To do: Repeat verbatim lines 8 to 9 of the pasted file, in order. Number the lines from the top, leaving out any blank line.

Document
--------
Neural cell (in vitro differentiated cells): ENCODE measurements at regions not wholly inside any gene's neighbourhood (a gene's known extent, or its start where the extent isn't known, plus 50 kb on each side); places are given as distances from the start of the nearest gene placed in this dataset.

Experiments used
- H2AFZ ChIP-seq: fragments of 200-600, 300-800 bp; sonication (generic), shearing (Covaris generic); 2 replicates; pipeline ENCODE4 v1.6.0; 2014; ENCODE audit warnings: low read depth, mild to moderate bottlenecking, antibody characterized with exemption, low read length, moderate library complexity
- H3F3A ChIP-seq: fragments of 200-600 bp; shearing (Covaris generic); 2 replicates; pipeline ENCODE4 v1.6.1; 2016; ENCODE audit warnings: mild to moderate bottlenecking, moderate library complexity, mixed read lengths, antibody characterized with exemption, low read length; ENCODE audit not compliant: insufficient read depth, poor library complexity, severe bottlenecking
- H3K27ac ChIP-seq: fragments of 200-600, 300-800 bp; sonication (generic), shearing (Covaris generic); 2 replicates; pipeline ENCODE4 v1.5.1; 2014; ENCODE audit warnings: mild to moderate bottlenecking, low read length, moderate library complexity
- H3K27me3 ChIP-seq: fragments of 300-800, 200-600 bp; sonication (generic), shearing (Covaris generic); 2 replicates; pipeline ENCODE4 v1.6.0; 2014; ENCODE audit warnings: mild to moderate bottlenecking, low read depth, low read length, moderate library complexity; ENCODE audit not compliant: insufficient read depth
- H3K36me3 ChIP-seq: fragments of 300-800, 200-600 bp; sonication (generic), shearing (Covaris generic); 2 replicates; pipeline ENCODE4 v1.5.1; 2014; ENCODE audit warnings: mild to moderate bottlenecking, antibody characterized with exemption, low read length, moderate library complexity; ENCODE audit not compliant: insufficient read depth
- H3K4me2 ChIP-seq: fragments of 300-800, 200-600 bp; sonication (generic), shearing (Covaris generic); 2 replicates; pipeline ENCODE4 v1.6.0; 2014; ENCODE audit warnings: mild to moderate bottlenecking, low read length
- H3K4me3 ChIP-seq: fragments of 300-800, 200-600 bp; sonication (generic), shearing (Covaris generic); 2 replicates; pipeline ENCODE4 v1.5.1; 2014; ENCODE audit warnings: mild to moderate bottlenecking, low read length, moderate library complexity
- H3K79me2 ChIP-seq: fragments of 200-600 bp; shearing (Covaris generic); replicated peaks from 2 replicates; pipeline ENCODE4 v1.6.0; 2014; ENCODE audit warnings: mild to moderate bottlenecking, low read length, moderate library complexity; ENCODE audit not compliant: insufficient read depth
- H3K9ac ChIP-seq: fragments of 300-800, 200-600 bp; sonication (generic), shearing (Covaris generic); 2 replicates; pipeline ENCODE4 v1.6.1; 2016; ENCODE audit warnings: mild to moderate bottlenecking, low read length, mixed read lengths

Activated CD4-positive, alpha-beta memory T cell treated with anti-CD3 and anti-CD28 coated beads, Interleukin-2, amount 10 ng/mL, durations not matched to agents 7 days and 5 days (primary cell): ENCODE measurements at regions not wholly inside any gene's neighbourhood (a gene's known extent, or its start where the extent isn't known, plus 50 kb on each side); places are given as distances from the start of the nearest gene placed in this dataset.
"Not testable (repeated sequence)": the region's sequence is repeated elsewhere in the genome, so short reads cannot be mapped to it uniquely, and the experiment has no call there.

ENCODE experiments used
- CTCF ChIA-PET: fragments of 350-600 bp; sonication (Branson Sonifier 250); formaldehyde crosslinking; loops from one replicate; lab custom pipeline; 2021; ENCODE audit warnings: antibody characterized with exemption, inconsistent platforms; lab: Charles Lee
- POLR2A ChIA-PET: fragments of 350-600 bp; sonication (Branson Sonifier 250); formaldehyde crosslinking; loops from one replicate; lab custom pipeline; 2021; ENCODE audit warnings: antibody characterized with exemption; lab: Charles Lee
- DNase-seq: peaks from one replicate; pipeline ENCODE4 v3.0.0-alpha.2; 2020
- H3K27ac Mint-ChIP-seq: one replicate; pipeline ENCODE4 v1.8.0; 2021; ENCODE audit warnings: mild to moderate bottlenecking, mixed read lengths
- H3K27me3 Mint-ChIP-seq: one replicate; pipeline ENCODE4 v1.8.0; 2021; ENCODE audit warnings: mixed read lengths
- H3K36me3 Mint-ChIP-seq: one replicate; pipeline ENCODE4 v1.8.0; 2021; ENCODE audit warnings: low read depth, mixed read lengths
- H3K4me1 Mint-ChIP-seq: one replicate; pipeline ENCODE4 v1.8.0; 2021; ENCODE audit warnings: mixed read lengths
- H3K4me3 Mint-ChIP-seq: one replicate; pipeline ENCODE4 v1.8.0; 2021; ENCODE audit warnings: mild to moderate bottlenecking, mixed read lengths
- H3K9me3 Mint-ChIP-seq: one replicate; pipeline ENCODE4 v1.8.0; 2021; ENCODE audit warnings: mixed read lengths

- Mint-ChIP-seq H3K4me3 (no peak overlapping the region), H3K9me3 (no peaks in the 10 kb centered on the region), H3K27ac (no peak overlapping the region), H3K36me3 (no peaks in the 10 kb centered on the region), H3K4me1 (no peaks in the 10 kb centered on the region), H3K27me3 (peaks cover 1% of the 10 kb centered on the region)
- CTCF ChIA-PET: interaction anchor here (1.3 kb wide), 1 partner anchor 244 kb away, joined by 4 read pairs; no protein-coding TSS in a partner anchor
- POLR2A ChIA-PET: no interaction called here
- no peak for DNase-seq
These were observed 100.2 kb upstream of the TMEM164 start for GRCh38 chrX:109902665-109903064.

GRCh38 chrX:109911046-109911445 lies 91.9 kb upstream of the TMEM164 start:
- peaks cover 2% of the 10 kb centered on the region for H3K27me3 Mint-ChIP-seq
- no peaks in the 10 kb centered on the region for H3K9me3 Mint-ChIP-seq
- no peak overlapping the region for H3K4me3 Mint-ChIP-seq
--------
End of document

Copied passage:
- H3K4me2 ChIP-seq: fragments of 300-800, 200-600 bp; sonication (generic), shearing (Covaris generic); 2 replicates; pipeline ENCODE4 v1.6.0; 2014; ENCODE audit warnings: mild to moderate bottlenecking, low read length
- H3K4me3 ChIP-seq: fragments of 300-800, 200-600 bp; sonication (generic), shearing (Covaris generic); 2 replicates; pipeline ENCODE4 v1.5.1; 2014; ENCODE audit warnings: mild to moderate bottlenecking, low read length, moderate library complexity